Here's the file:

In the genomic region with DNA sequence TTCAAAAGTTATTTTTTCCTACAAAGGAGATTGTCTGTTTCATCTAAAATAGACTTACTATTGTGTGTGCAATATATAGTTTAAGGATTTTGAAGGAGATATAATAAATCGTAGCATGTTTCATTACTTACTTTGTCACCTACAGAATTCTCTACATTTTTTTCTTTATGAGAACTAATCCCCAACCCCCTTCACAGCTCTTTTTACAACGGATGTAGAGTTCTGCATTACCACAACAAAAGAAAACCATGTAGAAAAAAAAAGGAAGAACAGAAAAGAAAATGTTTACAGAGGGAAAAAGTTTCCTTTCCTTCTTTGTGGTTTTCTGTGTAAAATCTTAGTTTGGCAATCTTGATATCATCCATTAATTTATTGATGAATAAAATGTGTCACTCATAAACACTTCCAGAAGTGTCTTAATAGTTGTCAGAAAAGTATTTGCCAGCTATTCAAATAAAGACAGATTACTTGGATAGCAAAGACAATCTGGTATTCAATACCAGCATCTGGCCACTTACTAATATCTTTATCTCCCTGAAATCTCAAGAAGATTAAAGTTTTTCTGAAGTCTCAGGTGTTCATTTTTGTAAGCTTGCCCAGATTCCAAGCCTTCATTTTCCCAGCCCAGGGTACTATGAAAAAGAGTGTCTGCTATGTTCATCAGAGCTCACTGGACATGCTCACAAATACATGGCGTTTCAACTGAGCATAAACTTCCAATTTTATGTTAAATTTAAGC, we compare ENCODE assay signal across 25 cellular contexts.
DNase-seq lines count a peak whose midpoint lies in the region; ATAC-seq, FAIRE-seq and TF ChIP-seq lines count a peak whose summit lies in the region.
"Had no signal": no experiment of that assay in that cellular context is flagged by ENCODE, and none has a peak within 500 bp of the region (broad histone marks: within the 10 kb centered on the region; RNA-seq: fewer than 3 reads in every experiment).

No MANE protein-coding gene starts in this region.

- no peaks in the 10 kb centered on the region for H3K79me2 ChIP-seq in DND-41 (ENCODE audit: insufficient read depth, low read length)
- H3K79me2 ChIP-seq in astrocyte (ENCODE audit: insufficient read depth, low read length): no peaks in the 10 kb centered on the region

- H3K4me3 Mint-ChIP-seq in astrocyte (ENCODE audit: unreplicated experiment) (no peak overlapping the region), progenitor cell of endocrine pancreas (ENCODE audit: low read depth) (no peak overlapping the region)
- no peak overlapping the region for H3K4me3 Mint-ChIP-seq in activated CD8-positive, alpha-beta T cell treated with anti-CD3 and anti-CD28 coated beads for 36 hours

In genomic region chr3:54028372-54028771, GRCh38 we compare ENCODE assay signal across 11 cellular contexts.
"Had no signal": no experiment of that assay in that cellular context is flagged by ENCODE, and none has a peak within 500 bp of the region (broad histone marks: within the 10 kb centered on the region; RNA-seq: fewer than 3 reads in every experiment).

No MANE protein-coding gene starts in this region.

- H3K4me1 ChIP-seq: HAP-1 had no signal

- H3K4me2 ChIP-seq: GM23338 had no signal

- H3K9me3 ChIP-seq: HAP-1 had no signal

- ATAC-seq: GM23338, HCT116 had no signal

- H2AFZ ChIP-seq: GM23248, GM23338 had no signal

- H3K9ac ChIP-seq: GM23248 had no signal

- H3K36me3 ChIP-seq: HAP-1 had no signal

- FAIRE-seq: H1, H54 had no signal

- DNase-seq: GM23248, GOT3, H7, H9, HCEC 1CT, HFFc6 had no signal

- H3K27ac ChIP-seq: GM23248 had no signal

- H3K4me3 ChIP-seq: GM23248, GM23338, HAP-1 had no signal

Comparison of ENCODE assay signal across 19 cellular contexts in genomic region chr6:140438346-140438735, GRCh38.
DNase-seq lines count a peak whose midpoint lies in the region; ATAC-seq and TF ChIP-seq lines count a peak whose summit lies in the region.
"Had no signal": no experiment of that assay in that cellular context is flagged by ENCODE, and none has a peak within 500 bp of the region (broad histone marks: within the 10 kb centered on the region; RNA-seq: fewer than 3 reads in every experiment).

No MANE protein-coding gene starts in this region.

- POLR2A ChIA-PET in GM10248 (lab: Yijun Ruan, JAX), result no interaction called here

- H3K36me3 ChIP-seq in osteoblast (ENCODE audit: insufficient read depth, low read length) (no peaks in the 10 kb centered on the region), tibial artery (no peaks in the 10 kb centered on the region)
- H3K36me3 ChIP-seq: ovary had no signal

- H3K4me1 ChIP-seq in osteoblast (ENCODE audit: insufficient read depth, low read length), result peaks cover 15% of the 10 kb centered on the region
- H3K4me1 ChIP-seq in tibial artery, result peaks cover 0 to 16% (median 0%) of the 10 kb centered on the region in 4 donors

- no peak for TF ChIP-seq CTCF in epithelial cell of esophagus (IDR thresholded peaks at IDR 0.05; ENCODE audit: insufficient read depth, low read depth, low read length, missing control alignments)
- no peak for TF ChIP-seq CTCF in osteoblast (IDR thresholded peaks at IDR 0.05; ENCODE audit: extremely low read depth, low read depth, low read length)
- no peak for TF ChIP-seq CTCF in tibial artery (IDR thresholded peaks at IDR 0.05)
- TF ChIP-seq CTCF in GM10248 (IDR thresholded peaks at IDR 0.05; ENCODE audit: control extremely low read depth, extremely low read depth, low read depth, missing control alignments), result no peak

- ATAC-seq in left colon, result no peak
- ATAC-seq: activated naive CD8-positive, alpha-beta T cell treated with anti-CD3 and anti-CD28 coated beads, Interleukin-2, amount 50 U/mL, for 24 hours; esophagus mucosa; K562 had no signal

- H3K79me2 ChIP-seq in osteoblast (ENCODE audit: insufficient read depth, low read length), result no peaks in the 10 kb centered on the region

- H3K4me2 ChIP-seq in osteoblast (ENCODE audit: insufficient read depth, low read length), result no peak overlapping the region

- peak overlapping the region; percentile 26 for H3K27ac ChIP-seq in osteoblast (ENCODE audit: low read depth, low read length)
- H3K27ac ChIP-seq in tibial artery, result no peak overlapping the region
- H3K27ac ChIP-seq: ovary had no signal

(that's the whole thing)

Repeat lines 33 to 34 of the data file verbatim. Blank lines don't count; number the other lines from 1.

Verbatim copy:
- no peak for TF ChIP-seq CTCF in osteoblast (IDR thresholded peaks at IDR 0.05; ENCODE audit: extremely low read depth, low read depth, low read length)
- no peak for TF ChIP-seq CTCF in tibial artery (IDR thresholded peaks at IDR 0.05)